SOTIcollector

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About SOTIcollector

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    The Post-man always rings twice. Uhm... ring ring?

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  1. It would be a huge surprise if any of the comics are in gem mint condition. When comics are brand new and fresh from the manufacturer, very few can ever attain a grade of gem mint. Typically 9.8 is the best one can reasonably expect. If something has been in its original shipping box for nearly 3 decades, it is highly likely that many copies would have indentations, waviness or other issues just from the box they were stored in. Depending on the storage conditions, the page quality could have suffered. Inspect the books very carefully before you ship them in, and send only th
  2. ask yourself questions questions. Do you personally like the books? Is the price worth it to you? if the answers to both questions are yes, then buy them.
  3. Given that these go for about a buck apiece new (according to my exhaustive two-minutes of Googling), I was hoping somebody would have a use for these used ones at a fraction of that. If there are no takers, I'll shut this down and try elsewhere. If all else fails, they'll go out with the trash, but I'm really hoping somebody has a use for them.
  4. Here's a cheap way to identify the books in your longboxes of unslabbed books. White plastic title dividers. But not just ANY white plastic title dividers. VINTAGE title dividers. These were used in a comic shop in the mid-1990's. They show signs of aging (some have yellowed) and wear. These are well used, and some are a bit dusty. Some are pre-printed with the names of series you probably don't collect (Heathcliff, one?); others were never pre-printed, but have titles written on them in marker or printed laser labels on them. What these need is a new home (yours!) and your label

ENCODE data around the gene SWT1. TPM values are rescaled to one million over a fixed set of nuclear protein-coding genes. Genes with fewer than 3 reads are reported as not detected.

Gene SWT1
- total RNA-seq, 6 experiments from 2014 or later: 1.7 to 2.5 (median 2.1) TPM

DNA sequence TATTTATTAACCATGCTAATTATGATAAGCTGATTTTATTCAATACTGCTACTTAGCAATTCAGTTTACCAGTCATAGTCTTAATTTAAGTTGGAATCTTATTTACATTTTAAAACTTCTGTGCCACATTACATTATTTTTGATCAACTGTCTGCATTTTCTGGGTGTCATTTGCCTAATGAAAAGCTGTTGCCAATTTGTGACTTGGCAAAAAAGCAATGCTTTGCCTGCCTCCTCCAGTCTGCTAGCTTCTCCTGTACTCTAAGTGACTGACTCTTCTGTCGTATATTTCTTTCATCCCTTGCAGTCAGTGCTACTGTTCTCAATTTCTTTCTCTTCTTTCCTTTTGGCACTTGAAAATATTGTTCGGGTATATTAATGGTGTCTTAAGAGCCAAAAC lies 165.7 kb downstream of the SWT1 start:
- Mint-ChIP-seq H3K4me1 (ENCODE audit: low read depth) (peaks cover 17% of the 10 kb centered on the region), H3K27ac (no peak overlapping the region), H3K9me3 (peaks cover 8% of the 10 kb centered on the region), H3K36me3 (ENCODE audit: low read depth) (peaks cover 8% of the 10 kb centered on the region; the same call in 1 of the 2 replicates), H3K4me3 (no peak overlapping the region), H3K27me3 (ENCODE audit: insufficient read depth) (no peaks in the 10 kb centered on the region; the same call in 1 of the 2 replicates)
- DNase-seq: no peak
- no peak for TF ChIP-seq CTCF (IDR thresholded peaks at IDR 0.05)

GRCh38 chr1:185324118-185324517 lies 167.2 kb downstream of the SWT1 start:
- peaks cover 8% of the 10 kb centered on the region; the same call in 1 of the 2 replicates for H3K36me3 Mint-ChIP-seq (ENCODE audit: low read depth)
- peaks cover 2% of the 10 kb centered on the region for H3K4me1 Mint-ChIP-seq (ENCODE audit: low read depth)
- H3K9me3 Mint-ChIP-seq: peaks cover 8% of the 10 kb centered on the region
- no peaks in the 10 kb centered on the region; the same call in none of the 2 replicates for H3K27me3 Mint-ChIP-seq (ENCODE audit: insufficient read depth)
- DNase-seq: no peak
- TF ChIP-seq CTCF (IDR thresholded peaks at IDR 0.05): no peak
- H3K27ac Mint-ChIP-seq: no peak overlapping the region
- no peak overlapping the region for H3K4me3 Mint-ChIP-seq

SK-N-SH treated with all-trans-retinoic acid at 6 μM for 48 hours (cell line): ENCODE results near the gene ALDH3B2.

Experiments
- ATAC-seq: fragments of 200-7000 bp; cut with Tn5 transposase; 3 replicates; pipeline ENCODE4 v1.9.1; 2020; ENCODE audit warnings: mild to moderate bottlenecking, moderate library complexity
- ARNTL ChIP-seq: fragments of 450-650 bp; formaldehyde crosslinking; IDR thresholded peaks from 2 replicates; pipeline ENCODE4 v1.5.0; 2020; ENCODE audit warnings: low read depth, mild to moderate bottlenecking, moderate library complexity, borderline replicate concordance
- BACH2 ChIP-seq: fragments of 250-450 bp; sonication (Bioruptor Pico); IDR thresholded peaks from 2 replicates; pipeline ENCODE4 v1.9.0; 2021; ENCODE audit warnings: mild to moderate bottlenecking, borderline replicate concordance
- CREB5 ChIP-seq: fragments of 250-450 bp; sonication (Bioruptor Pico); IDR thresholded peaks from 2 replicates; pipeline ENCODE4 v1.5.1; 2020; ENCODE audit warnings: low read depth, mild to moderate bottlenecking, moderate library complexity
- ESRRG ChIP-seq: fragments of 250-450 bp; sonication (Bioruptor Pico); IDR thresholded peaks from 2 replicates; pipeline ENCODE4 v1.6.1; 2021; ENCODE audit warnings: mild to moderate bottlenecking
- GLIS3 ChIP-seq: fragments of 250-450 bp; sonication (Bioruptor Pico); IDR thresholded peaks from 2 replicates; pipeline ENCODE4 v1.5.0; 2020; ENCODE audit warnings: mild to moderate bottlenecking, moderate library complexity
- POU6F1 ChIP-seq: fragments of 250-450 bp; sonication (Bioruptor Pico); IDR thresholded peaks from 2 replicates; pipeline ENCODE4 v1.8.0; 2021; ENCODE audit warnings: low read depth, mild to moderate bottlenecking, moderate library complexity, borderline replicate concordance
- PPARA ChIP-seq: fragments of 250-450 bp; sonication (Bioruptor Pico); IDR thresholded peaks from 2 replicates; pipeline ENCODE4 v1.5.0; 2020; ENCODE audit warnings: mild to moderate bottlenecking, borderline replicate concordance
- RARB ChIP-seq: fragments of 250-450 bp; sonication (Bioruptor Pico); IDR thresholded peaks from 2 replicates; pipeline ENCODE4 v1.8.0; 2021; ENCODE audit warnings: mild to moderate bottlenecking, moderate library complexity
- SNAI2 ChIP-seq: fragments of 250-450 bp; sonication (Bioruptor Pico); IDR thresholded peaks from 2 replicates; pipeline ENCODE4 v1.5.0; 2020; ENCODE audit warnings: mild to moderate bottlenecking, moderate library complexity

5. In my experience, they are not split at the spines nor glued. They are typically trimmed on 3 sides, though. Previously-bound books that I’ve encountered have many holes along the spine from the binding.
  6. The short answer is “no.” A miswrap like that is common on comics. In fact, that one isn’t actually very severe compared to many others that I have seen. Frequently collectors who are new to comics expect that production defects will make the comics more valuable. That may be because of their knowledge of some other collectibles: People who don’t collect anything at all have probably heard of the Inverted Jenny postage stamp, estimated to be worth more than $1 million because of a misprint. Coins with errors on them are known to be worth more. However, there is an important
  7. While re-reading the 1955 US Senate report on comics and juvenile delinquency, I came across my answer. It appears that it was common for entire books to be returned in their entirety. "The newsdealer is charged for the entire contents of the bundle he receives. However, the newsdealer may return the comic books, if they remain unsold, as in the case of other items, and receive credit. The Wholesaler may route the returns to other dealers. When it is finally determined that certain returns are not salable, the wholesaler returns them to the distributor, for use in his accounting with the
  8. It's been a while since I've offered one like this. Here's a grail for somebody who wants the ultimate SOTI experience. Seduction of the Innocent by Dr. Fredric Wertham, first edition, first print, first state (with bibliography!) The dust jacket has some paper loss at the head and tail of the spine, edge wear, and two small closed tears on the FC. The book is very tight and clean. Unmarked with the following exceptions. There is one stamp inside the FC and another on the front free end paper. There's a yellowish stain on the "how to hurt people" illustration page. There is tape r